An IRC chatbot for Emerson College IT.
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Cylebot is an IRC chatbot who makes office life a little more interesting. In many ways, he is custom tailored for life in Emerson College's IT department, but anyone can use this code as a basis for their own bot.

Cylebot has two main forms of interaction: responding directly to things happening in chat, and the random chance of him saying something spontaneously. There are two major blocks of code in cylebot.js -- the first for "responders" and the second for "random speech". The first is very simple: every time something is said in the chatroom, cylebot goes through a list of regular expressions and if any match, he'll interact. There's even a random chance here of him saying something. The second is also simple: every sixty seconds, cylebot rolls a die to see if he will say something.

Cylebot keeps track of the last few things said for later reference and will respond to questions directed at him. Asking "cylebot, how are you?" will illicit a direct response, depending on what you've filled his knowledge base with. He also has several commands:

  • !lyric -- returns a random lyric from a Lyrics Wiki based on a preset selection of artists.
  • !poem -- returns a random line or lines (if a number is given as well) of poetry from his database of poetry.
  • !status -- returns a random status update, based on his knowledge repository, explained later. Equivilent of asking "cylebot, how are you?"
  • !sentence -- returns a random sentence from list of phrases.
  • !roll [sides or notation] -- rolls a die for you! even accepts D&D notation, i.e. !roll 4d10
  • !song -- returns a random song from a server with a special iTunes library scrubber on it
  • !server [server hostname] -- returns the current status of server (based on my Nagios API)
  • !lastlyric and !lastpoem -- these return what the last lyric or last poem was from


  • node.js (running 0.6.7 in production)
  • "jerk" node.js module (running 1.1.21 in production)
  • MongoDB (running 2.0.2 in production on the same box as the bot)
  • Web server (running 1.4.28 in production)
  • PHP 5.3+ (running 5.3.6 in production)
  • PHP Mongo PECL extension (running 1.2.7 in production)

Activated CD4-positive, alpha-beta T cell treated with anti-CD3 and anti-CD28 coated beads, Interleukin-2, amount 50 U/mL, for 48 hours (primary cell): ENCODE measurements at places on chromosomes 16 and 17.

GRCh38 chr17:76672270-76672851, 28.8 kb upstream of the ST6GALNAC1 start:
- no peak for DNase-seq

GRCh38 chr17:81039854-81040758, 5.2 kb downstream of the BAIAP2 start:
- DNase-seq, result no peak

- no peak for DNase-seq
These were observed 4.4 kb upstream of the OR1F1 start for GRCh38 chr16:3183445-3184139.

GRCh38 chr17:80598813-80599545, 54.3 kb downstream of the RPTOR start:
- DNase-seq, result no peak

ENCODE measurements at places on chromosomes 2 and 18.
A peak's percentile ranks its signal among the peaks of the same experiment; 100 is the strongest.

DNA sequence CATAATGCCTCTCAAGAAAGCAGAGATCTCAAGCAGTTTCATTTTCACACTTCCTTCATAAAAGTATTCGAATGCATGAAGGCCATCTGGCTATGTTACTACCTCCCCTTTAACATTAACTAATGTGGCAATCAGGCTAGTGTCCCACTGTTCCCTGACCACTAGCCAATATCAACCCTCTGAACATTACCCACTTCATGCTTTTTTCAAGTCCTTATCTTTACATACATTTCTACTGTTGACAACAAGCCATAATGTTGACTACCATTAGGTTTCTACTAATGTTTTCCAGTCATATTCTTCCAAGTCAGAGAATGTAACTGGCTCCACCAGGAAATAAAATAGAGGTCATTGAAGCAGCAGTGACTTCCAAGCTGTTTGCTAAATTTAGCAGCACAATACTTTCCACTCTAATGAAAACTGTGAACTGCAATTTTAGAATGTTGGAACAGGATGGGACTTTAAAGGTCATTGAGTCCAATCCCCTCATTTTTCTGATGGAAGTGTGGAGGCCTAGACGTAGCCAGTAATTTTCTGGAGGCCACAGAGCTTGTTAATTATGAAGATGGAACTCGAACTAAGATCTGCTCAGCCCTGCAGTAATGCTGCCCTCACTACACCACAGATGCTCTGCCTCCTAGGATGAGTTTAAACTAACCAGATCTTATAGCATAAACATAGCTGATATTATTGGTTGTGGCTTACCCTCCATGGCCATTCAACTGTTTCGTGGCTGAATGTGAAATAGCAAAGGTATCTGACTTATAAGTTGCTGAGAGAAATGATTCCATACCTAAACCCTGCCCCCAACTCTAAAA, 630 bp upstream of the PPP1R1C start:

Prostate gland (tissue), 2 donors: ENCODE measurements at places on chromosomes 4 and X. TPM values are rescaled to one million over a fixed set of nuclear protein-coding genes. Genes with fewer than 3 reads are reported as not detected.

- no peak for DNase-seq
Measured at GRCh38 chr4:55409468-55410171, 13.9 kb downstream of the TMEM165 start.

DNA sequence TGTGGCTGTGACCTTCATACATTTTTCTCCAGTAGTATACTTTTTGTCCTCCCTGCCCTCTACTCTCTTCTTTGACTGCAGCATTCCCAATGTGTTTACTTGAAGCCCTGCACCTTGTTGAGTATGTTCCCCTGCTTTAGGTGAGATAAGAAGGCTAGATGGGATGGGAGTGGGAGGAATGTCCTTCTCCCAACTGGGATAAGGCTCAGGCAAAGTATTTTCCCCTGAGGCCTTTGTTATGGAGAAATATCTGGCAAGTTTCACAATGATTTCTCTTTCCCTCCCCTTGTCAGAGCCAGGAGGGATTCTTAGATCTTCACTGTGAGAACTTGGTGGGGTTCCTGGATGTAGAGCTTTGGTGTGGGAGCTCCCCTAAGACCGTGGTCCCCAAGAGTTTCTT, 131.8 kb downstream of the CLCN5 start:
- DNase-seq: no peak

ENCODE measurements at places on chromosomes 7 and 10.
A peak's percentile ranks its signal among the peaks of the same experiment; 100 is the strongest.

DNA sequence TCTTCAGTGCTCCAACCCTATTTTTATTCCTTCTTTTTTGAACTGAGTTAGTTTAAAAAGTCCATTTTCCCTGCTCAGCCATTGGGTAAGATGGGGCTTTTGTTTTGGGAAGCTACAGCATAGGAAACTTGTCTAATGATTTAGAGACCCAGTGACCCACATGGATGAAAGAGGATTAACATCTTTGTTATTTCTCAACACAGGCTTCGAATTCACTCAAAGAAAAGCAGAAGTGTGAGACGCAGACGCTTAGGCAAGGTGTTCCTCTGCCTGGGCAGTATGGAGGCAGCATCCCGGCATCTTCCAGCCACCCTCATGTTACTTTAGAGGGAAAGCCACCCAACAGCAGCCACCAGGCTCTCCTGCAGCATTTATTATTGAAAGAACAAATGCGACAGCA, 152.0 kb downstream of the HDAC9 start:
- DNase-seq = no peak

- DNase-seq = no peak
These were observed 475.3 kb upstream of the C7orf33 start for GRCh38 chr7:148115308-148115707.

• an IRC server and channel for him to live on!


Just clone this repository somewhere on a server with the above pieces installed. I use the node.js module "forever" to keep him running, but use whatever method you want.

In your web server configuration, add an alias for "/cylebot" to go to the "utils" folder in the "cylebot" main folder.

If your MongoDB instance is not on the same box as cylebot, you'll need to update the whole codebase to reflect this. It's not that hard, just need to add a parameter to every MongoDB instantiation in PHP and cylebot.js

In cylebot.js, the top dozen or so lines are dedicated to configuring cylebot -- if you want to change his name, or who his parents are, or whatever. The names are based on the nicknames used in chat.

You will also (if you want) need to create a place for him to keep a chatlog to use any of the chat log analysis utilities in the "logs" folder. You'll want to heavily edit the scripts in there as they are tailored specifically for my coworkers, but the basis is there for some neat stuff.


He just works! He'll join the chatroom you specify in the cylebot.js file and start doing neat things. To take full advantage, there are a few utilities that help add flavor to him, specifically the "poetry" and "status" utilities. Go to to add poems to his knowledge database and then go to to add to his general knowledge library he'll tap into to respond to various questions and commands.


There are a lot of commands/things that are very Emerson- or IT-specific. For example, he routinely will ask the chatroom about computer labs on campus, to make sure our student workers are checking up on them. This piece probably isn't useful in any other environment. He also has an array called "innapropriate" to help filter out NSFW words.

The "music"/!song command -- which retrieves a random song selection from an iTunes library -- is a separate piece entirely which I have not yet put on github. It basically just asks my work machine to parse my iTunes library XML file and return a random entry. I'll add this to github at some point.

There are several !commands which rely on outside APIs and services, namely the !lyric, !fact, !status, !define, and !server commands. The !server command requires use of my Nagios API, so if you're not doing anything like that, it may be better to just wipe that out. The other four commands listed a minute ago are based on various sites around the web, so the server will need to be able to access those sites for those commands to work.

Need to do...

I really need to update node.js, jerk, mongodb, among other things, on the server. I'm fairly confident he will run on the latest versions of these software without any problems, but I have yet to test this myself.